I know it's been about 45 years since my last letter, but you're my last hope to make my Christmas wish come true.
I want to see a real, live Kansas mountain lion.
I've failed in my quest for years while thousands have succeeded. Reporting on the six confirmed Kansas lions in 107 years is as close as I've come.
I feel like such a failure, Santa, because it sounds like we have more mountain lions in Kansas than anywhere.
I have friends in the Rockies who are out 100 days a year and may see one in a decade. Yet I talked with an outfitter near Independence who sees six or seven a year — which, according to him, is why his clients seldom shot deer.
A family in Reno County told me they saw one coming and going from church on the same Sunday. (The family was coming and going, not the mountain lion.)
A buddy said he saw a mountain lion trotting by a Walmart parking lot one afternoon not long ago.
Please, Santa, I'll take a big cat of any color.
One of the black mountain lions I keep hearing about in Kansas would be cool, especially since one has never been documented in the United States.
No, Santa, I don't want just a photo of a Kansas mountain lion. I've seen lots of them.
Recently, someone e-mailed a photo of a mountain lion dragging a dead deer through what they said was the Flint Hills.
Actually, that would be a great first Kansas mountain lion for me to see.
From what I've seen online, he's been dragging that deer from Texas, around the eastern half of America and in and out of Kansas for about three years.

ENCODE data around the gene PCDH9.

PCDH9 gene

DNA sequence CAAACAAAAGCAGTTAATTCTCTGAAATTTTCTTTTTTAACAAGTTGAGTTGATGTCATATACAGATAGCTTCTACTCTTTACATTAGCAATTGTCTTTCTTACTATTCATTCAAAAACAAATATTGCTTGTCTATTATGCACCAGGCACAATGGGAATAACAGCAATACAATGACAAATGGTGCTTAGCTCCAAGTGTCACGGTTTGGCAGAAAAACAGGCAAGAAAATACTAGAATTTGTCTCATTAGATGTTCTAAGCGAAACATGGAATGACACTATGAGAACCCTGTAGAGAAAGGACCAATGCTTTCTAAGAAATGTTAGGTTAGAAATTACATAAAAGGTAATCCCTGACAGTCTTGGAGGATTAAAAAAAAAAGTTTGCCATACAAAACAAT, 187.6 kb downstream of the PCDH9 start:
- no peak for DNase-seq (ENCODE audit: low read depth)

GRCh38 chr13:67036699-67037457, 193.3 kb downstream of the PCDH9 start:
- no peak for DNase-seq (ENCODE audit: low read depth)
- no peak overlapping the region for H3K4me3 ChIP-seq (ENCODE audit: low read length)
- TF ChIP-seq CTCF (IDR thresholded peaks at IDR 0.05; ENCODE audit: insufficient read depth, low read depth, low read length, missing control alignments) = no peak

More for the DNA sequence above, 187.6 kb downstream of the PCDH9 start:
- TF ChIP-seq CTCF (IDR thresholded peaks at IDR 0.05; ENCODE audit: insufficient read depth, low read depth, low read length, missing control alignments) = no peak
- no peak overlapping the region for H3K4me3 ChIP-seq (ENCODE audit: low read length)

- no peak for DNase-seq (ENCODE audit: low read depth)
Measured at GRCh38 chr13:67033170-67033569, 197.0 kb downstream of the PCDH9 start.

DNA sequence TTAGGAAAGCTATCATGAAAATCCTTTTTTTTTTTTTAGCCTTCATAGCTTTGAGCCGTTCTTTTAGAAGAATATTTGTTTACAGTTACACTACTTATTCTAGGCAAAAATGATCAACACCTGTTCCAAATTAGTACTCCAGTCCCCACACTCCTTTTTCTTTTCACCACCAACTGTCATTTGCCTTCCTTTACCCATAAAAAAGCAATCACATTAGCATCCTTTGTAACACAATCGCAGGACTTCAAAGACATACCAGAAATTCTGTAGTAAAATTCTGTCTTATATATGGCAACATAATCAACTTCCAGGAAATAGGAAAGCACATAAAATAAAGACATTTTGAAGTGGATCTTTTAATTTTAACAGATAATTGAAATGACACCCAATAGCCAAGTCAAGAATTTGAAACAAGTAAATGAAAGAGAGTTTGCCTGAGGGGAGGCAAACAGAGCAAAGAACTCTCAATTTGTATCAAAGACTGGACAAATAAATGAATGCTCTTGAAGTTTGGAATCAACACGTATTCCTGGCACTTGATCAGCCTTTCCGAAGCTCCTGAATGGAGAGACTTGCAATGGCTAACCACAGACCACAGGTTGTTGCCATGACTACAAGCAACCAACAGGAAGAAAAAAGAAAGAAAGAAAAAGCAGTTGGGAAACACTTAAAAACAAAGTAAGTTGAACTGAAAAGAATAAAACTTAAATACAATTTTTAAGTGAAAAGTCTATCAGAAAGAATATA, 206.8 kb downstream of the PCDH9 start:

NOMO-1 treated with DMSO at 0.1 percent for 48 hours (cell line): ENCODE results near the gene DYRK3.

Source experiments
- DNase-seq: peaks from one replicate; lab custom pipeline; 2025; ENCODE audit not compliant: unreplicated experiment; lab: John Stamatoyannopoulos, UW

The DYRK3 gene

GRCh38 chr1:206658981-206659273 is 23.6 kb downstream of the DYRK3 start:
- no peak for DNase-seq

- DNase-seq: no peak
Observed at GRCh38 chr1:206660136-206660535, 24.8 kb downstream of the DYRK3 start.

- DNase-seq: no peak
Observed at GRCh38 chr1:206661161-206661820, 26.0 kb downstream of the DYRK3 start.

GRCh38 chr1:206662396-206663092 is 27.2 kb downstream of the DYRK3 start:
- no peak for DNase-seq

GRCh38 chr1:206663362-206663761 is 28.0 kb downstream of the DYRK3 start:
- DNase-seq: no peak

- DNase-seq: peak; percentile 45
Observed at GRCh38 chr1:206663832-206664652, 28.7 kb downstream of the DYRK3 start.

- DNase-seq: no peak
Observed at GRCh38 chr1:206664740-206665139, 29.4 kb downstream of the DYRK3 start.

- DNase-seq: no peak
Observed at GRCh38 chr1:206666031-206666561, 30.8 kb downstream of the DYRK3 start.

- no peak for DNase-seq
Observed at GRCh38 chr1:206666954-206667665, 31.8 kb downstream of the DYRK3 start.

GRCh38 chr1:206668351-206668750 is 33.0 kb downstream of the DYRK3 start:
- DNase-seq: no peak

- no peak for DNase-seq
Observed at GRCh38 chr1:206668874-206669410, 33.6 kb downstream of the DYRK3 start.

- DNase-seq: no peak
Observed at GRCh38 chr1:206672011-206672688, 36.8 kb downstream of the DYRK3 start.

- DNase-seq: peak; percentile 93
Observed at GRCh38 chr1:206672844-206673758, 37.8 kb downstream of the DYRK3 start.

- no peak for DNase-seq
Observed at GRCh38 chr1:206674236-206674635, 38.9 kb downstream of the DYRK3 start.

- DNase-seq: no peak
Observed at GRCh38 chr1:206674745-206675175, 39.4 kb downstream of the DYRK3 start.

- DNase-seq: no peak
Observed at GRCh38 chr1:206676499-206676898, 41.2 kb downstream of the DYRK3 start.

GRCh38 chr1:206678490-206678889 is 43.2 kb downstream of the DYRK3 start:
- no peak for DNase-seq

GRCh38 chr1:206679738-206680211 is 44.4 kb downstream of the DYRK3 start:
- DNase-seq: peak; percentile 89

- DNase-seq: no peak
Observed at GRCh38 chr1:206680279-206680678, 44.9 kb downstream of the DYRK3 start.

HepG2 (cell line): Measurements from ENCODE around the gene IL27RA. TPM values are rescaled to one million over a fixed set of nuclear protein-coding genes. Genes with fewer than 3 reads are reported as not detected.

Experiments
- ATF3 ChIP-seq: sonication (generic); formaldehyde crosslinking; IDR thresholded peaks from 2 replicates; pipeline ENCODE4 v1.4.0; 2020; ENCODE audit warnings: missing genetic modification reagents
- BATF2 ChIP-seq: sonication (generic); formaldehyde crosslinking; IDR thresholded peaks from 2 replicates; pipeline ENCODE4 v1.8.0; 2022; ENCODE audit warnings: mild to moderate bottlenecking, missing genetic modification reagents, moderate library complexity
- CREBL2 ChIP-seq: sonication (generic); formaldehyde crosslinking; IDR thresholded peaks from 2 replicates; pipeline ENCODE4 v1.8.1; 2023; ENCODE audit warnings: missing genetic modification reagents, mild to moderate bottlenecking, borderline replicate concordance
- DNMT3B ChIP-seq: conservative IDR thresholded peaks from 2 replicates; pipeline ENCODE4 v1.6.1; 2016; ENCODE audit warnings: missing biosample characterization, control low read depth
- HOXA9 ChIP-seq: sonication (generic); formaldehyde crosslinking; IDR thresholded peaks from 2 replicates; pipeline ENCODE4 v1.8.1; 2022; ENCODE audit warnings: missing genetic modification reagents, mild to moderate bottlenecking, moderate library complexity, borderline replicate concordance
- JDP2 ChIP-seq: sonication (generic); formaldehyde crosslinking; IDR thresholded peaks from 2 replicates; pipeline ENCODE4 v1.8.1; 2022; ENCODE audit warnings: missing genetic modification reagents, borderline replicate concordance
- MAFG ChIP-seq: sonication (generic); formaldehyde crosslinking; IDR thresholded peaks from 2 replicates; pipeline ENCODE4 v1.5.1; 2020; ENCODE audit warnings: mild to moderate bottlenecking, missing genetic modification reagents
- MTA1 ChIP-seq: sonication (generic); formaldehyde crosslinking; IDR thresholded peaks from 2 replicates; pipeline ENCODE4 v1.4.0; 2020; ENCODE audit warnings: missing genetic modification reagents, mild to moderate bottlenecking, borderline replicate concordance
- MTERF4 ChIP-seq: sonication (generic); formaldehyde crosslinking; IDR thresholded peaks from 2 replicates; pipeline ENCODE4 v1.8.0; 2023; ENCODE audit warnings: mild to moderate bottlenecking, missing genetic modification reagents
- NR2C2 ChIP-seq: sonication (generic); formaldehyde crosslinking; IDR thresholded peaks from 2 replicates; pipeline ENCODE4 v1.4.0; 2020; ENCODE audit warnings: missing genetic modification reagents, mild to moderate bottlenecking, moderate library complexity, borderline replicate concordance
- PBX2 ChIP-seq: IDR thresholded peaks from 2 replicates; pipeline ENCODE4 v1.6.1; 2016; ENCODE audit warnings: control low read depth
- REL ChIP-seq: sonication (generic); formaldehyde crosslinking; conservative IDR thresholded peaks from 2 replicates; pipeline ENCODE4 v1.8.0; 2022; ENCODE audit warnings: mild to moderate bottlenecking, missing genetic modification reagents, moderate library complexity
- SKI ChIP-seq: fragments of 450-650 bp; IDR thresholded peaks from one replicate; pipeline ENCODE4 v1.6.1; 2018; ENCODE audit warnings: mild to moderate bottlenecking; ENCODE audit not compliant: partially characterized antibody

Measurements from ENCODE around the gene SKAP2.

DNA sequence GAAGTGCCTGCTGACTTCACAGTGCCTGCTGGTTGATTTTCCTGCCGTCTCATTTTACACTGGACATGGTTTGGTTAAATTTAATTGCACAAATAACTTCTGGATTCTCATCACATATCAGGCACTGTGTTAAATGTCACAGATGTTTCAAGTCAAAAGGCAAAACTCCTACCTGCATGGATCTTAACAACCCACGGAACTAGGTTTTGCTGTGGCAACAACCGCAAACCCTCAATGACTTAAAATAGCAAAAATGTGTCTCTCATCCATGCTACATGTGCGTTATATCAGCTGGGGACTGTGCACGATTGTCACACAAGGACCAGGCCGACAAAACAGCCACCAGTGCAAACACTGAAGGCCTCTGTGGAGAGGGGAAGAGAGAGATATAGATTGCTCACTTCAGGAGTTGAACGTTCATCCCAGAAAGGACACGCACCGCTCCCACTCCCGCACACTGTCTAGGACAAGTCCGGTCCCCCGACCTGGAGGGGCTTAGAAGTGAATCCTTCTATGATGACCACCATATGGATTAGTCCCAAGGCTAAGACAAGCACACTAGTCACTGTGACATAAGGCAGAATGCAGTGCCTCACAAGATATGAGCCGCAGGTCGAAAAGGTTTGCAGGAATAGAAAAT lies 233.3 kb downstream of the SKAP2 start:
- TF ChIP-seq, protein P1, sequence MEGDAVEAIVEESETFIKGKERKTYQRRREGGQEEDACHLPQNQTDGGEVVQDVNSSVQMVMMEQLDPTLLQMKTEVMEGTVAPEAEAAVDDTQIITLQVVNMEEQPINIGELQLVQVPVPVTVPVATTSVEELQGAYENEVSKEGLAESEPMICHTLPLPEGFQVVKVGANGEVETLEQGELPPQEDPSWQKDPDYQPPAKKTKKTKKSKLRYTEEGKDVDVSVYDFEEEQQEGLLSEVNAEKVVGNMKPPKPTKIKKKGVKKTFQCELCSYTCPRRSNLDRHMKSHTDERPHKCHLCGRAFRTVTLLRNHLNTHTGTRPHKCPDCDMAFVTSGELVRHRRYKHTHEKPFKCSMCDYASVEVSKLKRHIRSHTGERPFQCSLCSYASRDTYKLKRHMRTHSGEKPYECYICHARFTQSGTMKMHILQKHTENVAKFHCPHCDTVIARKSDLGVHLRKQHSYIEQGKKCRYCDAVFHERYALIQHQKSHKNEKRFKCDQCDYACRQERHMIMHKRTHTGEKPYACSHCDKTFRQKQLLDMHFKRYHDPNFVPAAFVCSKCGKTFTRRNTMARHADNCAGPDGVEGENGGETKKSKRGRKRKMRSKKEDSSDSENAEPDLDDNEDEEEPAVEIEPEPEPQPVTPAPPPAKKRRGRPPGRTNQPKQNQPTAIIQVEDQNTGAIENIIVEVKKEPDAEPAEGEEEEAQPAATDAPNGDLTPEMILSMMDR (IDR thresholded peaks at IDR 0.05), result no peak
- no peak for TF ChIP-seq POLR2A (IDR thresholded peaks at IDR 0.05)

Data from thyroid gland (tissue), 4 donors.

It doesn't have to be multiple cats, either, like in the photo of three in the yard with ponderosa pines and aspens, and cars with Colorado tags in the driveway. The e-mail said they were near Leavenworth.
It doesn't even need to a super-huge mountain lion, Santa, like the one the guy who sent the pictures said was shot while chasing cattle near Leon several years ago.
That mountain lion was so big the guy who shot it could hardly lift it.
He had trouble lifting an identical-looking mountain lion in Washington several weeks prior to the Kansas kill, according to the Boone & Crockett website.
And I promise to be careful if you show me a mountain lion, Santa. Kansas cats are especially strong and vicious. I hear frequent reports of our mountain lions attacking full-sized cattle and horses, something biologists say is rare in the western United States.
Reports say our cats drag kills up trees, too, which is a trait normally reserved for African leopards.
But seriously, Santa, I'll take any kind of sighting you can give me. Have one stroll by while I'm bowhunting or let me spook one off a fresh deer kill while I'm fishing a Flint Hills stream.
If it'll save you time, drop one down our chimney as you make your rounds on Christmas Eve.
In fact, that would probably give me a mountain lion story that's never been told before. Even in Kansas.